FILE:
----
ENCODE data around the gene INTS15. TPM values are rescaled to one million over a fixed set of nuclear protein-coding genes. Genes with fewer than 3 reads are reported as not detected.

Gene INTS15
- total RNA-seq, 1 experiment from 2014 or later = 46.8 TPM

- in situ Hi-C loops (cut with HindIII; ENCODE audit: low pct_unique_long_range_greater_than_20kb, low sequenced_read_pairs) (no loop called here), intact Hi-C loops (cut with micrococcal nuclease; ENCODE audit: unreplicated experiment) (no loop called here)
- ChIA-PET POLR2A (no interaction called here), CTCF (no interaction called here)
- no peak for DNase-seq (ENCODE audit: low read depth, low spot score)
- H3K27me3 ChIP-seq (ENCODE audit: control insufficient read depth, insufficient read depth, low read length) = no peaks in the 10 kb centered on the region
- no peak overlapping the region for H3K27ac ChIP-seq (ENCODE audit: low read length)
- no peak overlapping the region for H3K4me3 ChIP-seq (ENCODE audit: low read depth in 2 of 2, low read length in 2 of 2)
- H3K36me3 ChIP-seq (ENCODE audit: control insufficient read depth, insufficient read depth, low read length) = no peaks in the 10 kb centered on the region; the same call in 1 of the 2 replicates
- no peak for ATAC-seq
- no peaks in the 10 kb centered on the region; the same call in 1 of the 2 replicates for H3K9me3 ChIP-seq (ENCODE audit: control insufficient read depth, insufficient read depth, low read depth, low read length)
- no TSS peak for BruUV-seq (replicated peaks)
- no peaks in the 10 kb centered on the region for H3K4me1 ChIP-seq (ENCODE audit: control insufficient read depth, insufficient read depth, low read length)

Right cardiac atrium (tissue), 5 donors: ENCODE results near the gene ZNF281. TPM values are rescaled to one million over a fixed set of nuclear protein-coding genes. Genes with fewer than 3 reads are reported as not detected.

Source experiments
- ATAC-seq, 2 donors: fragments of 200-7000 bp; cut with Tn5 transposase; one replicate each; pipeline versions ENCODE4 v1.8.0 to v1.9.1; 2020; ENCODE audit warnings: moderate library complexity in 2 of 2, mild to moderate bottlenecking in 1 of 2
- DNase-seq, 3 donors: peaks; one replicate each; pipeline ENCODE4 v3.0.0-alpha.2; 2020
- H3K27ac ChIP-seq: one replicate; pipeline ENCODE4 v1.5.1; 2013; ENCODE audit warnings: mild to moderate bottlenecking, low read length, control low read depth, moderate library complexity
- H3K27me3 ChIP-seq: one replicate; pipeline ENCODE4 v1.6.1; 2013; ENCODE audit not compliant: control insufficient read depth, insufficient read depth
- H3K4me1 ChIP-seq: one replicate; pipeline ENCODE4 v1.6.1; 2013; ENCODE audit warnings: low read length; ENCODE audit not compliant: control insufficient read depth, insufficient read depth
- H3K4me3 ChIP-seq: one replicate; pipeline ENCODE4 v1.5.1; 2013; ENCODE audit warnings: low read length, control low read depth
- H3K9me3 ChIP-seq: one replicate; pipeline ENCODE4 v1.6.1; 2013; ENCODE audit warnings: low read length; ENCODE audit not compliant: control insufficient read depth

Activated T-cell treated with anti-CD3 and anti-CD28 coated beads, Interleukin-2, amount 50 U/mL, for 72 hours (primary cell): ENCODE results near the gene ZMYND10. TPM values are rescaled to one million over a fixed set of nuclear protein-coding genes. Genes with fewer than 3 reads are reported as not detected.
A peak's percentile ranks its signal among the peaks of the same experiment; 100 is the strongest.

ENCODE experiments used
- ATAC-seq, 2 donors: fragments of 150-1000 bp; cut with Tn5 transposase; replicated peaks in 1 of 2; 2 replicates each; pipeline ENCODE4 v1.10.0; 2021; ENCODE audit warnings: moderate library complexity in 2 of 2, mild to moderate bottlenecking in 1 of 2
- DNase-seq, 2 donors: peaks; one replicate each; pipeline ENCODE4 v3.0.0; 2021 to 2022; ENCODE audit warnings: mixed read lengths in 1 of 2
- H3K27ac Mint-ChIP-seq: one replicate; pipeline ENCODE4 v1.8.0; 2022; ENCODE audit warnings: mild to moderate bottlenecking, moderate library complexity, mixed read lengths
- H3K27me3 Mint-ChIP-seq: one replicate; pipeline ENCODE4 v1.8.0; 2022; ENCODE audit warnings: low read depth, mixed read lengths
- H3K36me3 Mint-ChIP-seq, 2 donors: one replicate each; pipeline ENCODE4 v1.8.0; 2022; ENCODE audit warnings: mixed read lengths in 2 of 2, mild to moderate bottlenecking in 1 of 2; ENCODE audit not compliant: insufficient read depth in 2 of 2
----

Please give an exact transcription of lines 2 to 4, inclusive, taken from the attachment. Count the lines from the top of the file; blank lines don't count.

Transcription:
Gene INTS15
- total RNA-seq, 1 experiment from 2014 or later = 46.8 TPM

- in situ Hi-C loops (cut with HindIII; ENCODE audit: low pct_unique_long_range_greater_than_20kb, low sequenced_read_pairs) (no loop called here), intact Hi-C loops (cut with micrococcal nuclease; ENCODE audit: unreplicated experiment) (no loop called here)